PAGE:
By Perry Lefko
If you’re looking for a book at any one of the Mississauga Library branches and you can’t find it, the staff members will find a way to get it for you if at all possible, even if means scouring the country.
I found that out when I to the Frank McKechnie Library in October in search of Fear Strikes Out, The Jim Piersall Story, which was published in 1955.
Jimmy Piersall, who passed away in June at the age of 87, was a onetime Major League Baseball player. Piersall played from 1950-1967, and following the 1953 season, in which starred for the Boston Red Sox playing right field, he placed ninth in the voting for Most Valuable Player Award and was named the outstanding sophomore player in the American League.
The significance of it was that the year before, he became mentally and emotionally unhinged, becoming somewhat of a fan favourite for various kinds of outrageous things he did on the playing field. No one knew, including himself, he was suffering a mental breakdown.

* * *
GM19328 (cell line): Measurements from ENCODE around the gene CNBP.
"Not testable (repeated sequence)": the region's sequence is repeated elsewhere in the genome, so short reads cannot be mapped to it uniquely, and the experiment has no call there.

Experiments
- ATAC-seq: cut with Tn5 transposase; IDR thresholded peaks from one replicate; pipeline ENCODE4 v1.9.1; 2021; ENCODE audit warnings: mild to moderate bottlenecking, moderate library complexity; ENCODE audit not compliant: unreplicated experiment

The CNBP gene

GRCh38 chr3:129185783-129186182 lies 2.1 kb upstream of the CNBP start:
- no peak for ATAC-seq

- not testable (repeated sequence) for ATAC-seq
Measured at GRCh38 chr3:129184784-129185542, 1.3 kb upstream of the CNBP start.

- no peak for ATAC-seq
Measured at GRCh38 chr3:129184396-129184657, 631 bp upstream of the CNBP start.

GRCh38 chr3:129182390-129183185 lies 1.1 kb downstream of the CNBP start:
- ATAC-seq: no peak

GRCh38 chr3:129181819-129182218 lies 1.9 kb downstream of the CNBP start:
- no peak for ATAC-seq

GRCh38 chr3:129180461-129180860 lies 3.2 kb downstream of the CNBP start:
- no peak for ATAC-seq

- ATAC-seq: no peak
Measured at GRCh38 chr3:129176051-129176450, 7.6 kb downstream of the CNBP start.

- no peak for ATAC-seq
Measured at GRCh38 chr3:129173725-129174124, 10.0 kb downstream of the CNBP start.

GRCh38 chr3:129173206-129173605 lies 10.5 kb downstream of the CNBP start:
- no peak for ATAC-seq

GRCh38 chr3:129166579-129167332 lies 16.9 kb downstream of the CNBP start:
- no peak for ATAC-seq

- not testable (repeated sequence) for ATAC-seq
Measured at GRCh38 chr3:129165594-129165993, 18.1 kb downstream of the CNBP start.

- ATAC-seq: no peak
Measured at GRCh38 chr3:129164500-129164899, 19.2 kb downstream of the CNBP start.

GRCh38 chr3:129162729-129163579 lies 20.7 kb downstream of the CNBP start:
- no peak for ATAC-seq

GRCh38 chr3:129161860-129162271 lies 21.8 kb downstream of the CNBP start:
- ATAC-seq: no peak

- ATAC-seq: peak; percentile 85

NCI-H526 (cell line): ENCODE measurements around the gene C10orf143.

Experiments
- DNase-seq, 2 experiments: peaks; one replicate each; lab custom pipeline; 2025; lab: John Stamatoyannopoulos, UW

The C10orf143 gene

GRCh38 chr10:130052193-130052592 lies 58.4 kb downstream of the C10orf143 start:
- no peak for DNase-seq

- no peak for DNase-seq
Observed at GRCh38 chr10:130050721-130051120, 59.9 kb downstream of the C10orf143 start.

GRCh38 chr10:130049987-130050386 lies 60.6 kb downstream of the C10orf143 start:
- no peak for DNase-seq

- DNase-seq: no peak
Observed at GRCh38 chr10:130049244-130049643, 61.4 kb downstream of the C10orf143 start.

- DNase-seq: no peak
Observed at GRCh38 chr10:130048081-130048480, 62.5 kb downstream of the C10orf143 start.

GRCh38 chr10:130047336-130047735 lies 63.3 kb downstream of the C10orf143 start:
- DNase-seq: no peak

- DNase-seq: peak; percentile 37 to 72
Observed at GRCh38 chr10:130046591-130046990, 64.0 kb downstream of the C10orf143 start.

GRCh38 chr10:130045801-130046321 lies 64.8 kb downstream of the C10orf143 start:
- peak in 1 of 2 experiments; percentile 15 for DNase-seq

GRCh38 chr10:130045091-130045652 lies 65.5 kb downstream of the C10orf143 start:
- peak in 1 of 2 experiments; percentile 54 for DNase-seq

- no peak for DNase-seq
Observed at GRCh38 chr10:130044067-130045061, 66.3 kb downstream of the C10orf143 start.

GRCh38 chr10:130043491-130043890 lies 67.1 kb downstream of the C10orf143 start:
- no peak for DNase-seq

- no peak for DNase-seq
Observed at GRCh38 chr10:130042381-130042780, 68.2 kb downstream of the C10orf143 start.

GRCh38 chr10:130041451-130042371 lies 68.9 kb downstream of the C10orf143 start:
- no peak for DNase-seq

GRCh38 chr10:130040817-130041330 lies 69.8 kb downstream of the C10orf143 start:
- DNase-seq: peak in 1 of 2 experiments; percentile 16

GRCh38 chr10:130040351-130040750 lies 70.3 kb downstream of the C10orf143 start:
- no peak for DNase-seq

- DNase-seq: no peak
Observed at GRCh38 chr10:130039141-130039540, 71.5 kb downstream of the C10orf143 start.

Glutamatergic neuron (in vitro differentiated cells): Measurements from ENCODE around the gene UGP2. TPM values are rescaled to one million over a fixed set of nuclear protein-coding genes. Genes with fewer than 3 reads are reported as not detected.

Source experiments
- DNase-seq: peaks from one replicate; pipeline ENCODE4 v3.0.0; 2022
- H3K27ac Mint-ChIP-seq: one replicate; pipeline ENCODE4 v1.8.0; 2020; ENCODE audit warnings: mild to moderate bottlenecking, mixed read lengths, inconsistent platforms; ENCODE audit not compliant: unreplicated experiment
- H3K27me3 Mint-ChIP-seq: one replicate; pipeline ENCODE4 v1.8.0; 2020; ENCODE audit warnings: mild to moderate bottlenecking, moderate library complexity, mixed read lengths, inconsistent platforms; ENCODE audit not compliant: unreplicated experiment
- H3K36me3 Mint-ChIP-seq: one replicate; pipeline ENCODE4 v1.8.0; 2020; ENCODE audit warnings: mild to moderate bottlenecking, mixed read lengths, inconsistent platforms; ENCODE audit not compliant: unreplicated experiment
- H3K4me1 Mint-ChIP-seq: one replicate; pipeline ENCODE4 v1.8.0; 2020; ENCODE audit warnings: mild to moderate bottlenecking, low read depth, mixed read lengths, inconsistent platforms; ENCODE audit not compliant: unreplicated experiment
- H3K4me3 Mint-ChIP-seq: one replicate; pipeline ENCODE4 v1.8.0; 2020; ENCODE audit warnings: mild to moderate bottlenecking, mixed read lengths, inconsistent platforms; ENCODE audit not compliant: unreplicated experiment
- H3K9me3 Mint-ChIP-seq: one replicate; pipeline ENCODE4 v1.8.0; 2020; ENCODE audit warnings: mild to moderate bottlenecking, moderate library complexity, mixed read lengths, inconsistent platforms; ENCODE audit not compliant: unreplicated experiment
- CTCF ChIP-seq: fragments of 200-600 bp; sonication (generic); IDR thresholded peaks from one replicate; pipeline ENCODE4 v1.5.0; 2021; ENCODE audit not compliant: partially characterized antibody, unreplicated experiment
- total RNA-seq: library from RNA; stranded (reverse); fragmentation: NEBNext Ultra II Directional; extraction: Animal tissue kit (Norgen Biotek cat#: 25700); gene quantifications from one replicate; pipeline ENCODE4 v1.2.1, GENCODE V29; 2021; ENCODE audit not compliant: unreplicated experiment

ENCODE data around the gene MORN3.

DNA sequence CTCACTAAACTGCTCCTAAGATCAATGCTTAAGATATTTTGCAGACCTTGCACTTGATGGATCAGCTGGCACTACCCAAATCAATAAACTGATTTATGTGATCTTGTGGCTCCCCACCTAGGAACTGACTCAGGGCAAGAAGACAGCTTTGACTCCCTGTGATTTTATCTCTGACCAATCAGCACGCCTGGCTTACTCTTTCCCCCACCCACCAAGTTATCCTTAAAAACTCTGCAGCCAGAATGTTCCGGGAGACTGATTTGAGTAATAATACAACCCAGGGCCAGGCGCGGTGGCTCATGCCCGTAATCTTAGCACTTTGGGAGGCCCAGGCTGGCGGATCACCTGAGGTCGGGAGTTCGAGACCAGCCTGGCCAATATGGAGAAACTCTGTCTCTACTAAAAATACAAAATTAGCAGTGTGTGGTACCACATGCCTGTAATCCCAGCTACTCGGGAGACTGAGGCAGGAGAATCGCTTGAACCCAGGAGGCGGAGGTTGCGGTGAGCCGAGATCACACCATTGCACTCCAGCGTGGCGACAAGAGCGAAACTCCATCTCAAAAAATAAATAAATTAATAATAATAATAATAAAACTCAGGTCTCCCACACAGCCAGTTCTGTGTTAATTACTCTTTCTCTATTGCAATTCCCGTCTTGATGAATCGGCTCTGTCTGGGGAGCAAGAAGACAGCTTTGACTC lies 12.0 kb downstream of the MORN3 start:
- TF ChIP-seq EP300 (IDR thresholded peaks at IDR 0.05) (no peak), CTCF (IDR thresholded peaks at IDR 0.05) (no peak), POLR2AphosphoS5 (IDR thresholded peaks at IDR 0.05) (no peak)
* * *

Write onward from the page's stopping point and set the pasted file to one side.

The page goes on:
He was subsequently admitted to Westborough State Hospital in Massachusetts, diagnosed with nervous exhaustion. He stayed there for seven weeks, during which time he became aware of a portion of his life starting from early in the year that had been erased from his memory, a product of the sickness. Essentially, he was going through motions, but later had no recollection of it.
A combination of shock treatments, faith, his wife, doctor and friends helped pull him out of imbalance and cope going forward in his return to day-to-day life and the pressure of professional baseball.
He wrote about his illness and recovery in his book, which was later turned into a film starring Anthony Perkins, albeit with an exaggeration of what Piersall had done. But that’s Hollywood.
My brother, Elliott, had read the book probably about 50 or so years ago and I found myself drawn towards the story because of my interest in mental illness. Maybe, somewhere in my memory bank I had read that Piersall had died this year.
Well, the McKechnie Library scoured other branches and eventually found a copy – from the Moose Jaw Public Library.
I was given the book, much to my surprise because I never thought the library could find it, with a band around it with specific instructions that it was borrowed on YOUR BEHALF from another library and that I was to return it in the same condition to the Circulation Desk Only.
What I learned is that the library, in this case Mississauga’s, really does care about going out of its way to track down a book.
Thanks again, McKechnie Library.